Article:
Greater Harrisburg's Community Magazine

From Mouse to Lion: Movies are back at Midtown Cinema, and “The Perfect Candidate” is a great film to return to

Haifaa Al-Mansour, director of “Wadjda” in 2012, became the first female filmmaker in Saudi Arabia. And now, she brings us “The Perfect Candidate,” a story about a woman who strives to be the first of her kind.

It’s a man’s world out there. Working as a doctor in a Saudi hospital, Dr. Maryam Alsafan (Mila Al Zahrani) faces prejudice on a daily basis, as patients often prefer the male nurses to her doctorial care. And when Maryam tries to take a flight to a conference that might give her better job opportunities, she finds herself unable to because her father, a member of a touring musical band, hasn’t signed her travel ID papers. When she tries to rectify this by going to her cousin, the only other person who can sign the papers, the secretary at his office will not let anyone through except those applying for council in the local city elections.

In exasperation—and to the chagrin of many, including her family—she decides to run for council. But soon, the desire to better her own life is engulfed by the realization that she might actually be able to accomplish something with her candidacy. She focuses the platform for her campaign around paving the dirt road that leads to the hospital entrance, which makes it nearly impossible to safely admit patients when it rains.

Maryam solicits the help of her sisters (Selma and Sara, played by Dae Al Hilali and Nora Al Awad) to help with her campaign, though they and their father are worried that it will only bring the wrath of the neighbors. No woman has ever run for city council before, and everyone is sure to gossip about and criticize her. But perhaps Maryam has finally decided to take after her late mother and show some tenacity.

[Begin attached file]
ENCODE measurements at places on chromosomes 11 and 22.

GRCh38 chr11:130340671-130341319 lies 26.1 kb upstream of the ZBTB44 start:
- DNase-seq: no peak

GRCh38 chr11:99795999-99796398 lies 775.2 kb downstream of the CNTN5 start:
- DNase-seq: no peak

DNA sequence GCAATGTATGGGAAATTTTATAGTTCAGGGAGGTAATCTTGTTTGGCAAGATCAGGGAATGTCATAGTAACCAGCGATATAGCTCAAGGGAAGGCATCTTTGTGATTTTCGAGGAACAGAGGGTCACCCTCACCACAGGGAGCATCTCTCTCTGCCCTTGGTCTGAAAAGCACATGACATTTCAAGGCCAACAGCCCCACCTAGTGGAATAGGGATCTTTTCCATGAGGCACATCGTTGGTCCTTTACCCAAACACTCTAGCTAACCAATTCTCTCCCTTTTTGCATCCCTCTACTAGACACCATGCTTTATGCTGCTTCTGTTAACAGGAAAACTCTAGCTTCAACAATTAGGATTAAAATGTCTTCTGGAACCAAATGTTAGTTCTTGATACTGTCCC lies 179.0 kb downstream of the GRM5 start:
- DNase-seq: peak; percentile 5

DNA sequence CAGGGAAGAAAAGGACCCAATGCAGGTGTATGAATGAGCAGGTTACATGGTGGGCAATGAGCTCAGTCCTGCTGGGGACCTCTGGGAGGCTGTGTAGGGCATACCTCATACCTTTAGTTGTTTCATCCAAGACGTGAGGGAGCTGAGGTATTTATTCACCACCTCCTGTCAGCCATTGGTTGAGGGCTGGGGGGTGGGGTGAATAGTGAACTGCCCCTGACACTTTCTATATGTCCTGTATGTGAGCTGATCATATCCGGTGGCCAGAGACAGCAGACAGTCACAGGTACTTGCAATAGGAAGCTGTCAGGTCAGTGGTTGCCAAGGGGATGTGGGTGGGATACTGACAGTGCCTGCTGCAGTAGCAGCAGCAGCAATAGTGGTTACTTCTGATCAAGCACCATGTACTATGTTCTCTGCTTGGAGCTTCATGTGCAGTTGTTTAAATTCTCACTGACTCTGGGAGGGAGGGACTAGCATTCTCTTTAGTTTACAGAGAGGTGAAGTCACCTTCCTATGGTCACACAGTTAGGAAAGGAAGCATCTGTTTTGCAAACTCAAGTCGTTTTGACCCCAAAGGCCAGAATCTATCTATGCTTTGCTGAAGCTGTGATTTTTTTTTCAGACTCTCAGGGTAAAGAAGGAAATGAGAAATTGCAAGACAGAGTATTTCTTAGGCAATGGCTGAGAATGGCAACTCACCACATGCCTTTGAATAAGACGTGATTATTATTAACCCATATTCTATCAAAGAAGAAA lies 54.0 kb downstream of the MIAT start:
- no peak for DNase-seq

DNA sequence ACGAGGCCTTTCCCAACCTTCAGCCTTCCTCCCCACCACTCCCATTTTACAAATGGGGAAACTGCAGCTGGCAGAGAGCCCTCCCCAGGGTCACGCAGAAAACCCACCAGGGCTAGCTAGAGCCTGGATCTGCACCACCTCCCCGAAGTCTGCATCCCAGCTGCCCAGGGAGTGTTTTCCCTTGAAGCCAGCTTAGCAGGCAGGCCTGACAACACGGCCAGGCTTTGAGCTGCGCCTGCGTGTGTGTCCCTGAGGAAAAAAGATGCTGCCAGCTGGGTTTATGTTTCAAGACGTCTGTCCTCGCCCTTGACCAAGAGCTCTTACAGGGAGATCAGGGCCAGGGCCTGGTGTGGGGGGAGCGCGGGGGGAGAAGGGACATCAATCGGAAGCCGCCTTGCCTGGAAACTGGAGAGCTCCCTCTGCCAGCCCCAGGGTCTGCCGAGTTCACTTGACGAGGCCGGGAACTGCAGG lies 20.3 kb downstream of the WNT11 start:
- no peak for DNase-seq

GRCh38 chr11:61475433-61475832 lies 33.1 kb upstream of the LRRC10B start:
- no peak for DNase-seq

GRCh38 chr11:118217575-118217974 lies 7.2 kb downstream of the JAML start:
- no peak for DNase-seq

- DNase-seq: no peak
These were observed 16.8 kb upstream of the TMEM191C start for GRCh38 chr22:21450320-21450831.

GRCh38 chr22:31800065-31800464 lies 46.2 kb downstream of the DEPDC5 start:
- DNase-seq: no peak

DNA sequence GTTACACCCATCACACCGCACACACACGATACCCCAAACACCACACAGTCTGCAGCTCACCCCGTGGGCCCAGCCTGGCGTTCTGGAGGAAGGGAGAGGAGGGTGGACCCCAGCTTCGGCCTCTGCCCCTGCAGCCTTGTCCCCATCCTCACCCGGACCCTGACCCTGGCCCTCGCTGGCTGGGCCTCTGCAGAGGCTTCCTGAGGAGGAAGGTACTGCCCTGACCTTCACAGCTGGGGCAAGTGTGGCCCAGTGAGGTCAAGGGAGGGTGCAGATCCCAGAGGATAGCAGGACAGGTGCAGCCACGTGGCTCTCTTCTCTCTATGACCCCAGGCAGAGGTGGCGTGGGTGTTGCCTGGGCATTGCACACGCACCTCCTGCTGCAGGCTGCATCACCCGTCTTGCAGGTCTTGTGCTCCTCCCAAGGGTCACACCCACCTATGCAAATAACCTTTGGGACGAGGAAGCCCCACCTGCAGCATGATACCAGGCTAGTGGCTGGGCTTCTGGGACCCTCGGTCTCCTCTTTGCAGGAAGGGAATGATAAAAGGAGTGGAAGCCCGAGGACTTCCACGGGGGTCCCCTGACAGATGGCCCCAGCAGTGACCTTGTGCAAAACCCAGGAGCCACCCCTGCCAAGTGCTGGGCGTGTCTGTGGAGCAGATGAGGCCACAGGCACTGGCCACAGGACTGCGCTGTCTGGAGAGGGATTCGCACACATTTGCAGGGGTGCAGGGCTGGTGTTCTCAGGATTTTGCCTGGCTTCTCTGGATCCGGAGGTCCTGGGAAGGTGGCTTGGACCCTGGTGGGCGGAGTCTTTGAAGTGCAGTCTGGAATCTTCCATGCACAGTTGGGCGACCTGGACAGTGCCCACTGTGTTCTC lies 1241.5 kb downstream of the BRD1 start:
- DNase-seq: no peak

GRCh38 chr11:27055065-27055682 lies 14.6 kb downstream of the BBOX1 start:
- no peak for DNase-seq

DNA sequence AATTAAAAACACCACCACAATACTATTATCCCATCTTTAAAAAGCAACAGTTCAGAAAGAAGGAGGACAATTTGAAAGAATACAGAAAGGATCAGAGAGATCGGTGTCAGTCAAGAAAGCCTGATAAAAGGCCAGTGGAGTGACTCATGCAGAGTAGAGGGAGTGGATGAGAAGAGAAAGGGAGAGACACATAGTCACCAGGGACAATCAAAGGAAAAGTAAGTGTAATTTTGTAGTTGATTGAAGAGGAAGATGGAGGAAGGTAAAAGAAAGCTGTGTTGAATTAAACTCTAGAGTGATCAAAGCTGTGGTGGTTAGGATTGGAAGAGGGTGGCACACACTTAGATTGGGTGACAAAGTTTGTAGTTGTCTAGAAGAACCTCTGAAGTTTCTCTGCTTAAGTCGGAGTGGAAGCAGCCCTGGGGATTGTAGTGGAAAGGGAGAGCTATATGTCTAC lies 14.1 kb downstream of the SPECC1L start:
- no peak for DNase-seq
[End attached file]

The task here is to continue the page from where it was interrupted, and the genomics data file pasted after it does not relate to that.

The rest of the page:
“The Perfect Candidate” is an inspirational story, to say the least. We see Maryam transform from a mouse into a lion, reaching for goals that she knows will benefit everyone, while pushing for more respect and equality as a woman in Saudi Arabia. The politics of the film are tense, but the story deals with it in a gentle, compelling way.

Even past its story, the film is gorgeous. Patrick Orth does a beautiful job with the cinematography, and the musical score carries the film, guiding you through every scene (after all, Maryam’s family is a musical family). The entire cast does a phenomenal job of pulling us into their world, but Al Zahrani absolutely steals the show.

Haifaa Al-Mansour has given us a gem, once again. Make sure to see this film while it plays at Midtown Cinema in June.

Midtown Cinema is located at 250 Reily St., Harrisburg. For more information, visit

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